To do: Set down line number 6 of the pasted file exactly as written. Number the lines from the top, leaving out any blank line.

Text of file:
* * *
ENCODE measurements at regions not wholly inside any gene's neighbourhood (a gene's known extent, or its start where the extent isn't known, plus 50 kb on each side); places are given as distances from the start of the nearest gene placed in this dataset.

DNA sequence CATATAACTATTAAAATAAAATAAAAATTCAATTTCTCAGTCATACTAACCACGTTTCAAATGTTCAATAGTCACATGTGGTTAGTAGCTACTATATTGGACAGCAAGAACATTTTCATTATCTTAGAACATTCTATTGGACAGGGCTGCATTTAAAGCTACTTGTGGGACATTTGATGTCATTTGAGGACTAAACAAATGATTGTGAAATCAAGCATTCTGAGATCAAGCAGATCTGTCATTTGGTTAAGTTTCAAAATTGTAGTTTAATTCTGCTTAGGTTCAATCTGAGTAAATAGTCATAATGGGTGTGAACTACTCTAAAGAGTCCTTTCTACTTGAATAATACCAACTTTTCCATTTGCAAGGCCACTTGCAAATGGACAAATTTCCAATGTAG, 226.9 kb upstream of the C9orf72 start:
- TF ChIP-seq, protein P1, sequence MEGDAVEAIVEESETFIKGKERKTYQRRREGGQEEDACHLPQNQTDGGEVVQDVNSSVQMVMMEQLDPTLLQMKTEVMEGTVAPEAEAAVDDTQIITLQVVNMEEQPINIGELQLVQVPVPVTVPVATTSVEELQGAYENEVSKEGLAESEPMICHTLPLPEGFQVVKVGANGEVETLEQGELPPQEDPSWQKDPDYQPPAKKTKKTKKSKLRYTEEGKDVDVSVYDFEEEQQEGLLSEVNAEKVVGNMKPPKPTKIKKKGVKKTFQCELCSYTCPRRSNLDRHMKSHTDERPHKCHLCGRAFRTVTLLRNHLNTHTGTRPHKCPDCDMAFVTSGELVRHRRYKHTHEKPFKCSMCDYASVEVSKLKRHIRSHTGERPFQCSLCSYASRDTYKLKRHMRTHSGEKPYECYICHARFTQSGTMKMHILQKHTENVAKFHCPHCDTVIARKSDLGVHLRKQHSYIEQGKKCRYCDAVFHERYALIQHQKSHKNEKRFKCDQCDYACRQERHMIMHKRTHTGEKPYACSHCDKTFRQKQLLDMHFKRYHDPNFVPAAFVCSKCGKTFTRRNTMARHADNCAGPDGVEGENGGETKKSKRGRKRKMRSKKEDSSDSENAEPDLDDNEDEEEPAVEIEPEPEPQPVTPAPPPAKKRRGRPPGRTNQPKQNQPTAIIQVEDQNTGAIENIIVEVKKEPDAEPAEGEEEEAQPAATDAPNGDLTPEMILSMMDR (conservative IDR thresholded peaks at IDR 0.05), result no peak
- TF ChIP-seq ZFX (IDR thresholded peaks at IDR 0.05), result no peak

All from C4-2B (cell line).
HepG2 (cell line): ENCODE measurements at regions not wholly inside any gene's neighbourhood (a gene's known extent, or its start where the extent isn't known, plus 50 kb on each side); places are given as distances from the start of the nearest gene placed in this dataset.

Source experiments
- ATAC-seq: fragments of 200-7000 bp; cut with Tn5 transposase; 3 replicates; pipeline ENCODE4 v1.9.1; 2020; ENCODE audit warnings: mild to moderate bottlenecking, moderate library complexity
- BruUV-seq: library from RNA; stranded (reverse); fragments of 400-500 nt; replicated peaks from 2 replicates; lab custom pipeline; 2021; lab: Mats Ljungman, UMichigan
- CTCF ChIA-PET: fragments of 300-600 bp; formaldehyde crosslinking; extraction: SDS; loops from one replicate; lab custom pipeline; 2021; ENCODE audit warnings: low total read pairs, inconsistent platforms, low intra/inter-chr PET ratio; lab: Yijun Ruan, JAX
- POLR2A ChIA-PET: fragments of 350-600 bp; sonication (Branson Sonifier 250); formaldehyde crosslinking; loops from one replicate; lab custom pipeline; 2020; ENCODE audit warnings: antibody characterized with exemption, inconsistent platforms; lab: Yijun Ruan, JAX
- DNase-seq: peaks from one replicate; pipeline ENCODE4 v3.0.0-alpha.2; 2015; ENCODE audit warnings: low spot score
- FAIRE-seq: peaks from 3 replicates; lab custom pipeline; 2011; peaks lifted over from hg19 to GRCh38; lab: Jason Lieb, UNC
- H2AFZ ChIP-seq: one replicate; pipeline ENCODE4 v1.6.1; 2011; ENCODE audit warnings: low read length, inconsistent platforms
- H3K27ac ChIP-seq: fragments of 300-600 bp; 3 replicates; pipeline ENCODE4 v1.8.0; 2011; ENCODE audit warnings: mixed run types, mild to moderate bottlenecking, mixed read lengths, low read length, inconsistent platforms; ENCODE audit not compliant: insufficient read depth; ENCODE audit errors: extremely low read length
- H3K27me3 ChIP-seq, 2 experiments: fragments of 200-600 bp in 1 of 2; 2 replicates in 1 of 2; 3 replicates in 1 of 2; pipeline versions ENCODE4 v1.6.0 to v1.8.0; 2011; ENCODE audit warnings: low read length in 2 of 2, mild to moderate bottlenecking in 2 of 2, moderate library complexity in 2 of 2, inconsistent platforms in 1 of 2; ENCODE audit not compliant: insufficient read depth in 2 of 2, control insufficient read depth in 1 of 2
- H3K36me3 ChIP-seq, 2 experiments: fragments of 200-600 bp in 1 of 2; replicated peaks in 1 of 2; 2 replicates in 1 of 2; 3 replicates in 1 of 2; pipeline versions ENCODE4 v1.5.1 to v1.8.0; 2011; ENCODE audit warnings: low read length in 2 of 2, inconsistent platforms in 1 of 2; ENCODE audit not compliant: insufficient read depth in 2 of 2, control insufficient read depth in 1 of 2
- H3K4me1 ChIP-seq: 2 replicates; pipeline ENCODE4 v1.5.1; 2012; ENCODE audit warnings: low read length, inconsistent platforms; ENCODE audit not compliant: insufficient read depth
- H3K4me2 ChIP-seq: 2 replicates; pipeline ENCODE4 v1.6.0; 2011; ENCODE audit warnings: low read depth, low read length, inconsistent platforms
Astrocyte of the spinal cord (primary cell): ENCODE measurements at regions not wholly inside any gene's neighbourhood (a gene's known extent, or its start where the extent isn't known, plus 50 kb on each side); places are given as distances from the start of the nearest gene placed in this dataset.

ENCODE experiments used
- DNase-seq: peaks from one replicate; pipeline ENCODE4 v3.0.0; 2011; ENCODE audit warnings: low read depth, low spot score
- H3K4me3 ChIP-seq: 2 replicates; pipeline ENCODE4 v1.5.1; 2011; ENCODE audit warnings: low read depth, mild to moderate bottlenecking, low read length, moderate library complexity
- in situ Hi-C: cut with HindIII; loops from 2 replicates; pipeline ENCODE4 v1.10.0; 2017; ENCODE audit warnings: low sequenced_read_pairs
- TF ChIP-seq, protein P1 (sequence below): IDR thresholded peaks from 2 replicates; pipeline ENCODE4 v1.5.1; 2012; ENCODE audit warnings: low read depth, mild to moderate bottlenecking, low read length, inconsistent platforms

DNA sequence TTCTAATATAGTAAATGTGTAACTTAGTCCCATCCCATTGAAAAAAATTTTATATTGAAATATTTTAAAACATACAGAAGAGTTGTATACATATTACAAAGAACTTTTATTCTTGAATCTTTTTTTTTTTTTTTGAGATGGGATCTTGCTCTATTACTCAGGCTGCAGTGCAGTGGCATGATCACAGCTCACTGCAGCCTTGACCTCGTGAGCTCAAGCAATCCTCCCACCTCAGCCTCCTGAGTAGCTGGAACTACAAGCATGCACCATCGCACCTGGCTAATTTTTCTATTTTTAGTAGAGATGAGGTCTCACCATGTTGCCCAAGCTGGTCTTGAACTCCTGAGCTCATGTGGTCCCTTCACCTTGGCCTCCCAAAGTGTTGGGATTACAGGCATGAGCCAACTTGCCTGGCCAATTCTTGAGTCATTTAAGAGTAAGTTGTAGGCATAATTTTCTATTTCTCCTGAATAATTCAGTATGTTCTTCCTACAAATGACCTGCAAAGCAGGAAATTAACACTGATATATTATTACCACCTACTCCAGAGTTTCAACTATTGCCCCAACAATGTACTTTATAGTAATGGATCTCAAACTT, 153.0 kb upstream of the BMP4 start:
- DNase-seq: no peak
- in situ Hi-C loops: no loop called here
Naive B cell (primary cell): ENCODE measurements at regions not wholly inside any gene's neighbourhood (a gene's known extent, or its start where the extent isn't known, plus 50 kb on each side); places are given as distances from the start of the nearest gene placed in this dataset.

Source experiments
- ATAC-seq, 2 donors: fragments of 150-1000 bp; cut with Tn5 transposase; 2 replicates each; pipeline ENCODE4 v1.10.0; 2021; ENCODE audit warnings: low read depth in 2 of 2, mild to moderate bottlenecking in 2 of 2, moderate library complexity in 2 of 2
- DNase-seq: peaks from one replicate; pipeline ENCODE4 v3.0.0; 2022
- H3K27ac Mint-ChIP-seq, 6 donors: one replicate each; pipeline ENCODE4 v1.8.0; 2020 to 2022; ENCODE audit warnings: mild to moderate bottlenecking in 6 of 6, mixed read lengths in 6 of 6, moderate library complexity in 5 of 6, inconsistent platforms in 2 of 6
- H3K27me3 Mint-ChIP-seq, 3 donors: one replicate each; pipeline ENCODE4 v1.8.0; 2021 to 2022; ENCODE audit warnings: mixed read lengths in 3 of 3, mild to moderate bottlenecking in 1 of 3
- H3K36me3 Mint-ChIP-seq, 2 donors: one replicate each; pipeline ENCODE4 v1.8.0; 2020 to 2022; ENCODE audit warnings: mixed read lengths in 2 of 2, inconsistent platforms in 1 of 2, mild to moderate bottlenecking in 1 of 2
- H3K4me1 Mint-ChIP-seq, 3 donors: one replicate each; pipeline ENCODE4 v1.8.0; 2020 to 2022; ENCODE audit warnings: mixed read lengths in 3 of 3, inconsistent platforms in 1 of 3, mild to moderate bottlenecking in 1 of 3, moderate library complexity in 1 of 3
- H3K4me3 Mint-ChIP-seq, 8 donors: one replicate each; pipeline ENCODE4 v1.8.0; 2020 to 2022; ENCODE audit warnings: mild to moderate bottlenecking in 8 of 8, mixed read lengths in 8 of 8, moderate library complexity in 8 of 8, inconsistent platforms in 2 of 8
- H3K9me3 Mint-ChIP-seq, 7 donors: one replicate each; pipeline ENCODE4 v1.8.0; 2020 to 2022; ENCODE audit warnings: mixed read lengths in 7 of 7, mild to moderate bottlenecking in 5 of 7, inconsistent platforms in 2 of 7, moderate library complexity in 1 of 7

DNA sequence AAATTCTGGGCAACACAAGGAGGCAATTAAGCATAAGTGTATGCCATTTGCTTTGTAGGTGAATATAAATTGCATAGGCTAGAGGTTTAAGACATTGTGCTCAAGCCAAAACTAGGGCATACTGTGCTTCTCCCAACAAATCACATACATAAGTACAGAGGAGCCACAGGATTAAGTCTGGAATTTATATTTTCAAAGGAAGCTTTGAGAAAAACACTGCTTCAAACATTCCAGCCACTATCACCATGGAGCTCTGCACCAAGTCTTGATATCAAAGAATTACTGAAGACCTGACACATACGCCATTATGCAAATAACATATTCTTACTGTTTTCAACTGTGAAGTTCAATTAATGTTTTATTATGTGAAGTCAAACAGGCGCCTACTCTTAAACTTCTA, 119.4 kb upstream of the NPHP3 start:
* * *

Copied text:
HepG2 (cell line): ENCODE measurements at regions not wholly inside any gene's neighbourhood (a gene's known extent, or its start where the extent isn't known, plus 50 kb on each side); places are given as distances from the start of the nearest gene placed in this dataset.